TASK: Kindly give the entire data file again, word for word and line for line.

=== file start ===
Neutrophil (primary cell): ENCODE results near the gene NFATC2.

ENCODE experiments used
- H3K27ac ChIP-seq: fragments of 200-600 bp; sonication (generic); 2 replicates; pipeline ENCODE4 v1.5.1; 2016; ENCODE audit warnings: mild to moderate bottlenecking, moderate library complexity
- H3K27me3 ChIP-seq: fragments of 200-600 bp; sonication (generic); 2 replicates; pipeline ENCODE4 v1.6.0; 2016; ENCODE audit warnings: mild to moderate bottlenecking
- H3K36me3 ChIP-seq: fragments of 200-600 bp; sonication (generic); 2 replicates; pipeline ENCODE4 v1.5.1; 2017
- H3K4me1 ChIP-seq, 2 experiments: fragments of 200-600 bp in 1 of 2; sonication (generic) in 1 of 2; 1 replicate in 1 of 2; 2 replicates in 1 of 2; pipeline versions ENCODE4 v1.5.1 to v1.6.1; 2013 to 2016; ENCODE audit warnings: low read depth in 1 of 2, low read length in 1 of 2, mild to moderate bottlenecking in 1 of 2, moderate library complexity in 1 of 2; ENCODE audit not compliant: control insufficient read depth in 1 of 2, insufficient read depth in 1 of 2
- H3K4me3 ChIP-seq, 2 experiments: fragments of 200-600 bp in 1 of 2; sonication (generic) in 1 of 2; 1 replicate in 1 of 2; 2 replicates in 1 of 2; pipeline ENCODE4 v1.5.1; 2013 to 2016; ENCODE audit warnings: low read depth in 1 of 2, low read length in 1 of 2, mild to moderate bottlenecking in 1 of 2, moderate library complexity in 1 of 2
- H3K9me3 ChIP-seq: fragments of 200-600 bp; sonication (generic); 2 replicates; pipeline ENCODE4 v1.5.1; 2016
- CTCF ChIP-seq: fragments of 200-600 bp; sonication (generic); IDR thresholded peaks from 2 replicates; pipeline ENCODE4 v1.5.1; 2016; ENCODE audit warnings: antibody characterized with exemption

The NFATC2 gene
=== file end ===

Neutrophil (primary cell): ENCODE results near the gene NFATC2.

ENCODE experiments used
- H3K27ac ChIP-seq: fragments of 200-600 bp; sonication (generic); 2 replicates; pipeline ENCODE4 v1.5.1; 2016; ENCODE audit warnings: mild to moderate bottlenecking, moderate library complexity
- H3K27me3 ChIP-seq: fragments of 200-600 bp; sonication (generic); 2 replicates; pipeline ENCODE4 v1.6.0; 2016; ENCODE audit warnings: mild to moderate bottlenecking
- H3K36me3 ChIP-seq: fragments of 200-600 bp; sonication (generic); 2 replicates; pipeline ENCODE4 v1.5.1; 2017
- H3K4me1 ChIP-seq, 2 experiments: fragments of 200-600 bp in 1 of 2; sonication (generic) in 1 of 2; 1 replicate in 1 of 2; 2 replicates in 1 of 2; pipeline versions ENCODE4 v1.5.1 to v1.6.1; 2013 to 2016; ENCODE audit warnings: low read depth in 1 of 2, low read length in 1 of 2, mild to moderate bottlenecking in 1 of 2, moderate library complexity in 1 of 2; ENCODE audit not compliant: control insufficient read depth in 1 of 2, insufficient read depth in 1 of 2
- H3K4me3 ChIP-seq, 2 experiments: fragments of 200-600 bp in 1 of 2; sonication (generic) in 1 of 2; 1 replicate in 1 of 2; 2 replicates in 1 of 2; pipeline ENCODE4 v1.5.1; 2013 to 2016; ENCODE audit warnings: low read depth in 1 of 2, low read length in 1 of 2, mild to moderate bottlenecking in 1 of 2, moderate library complexity in 1 of 2
- H3K9me3 ChIP-seq: fragments of 200-600 bp; sonication (generic); 2 replicates; pipeline ENCODE4 v1.5.1; 2016
- CTCF ChIP-seq: fragments of 200-600 bp; sonication (generic); IDR thresholded peaks from 2 replicates; pipeline ENCODE4 v1.5.1; 2016; ENCODE audit warnings: antibody characterized with exemption

The NFATC2 gene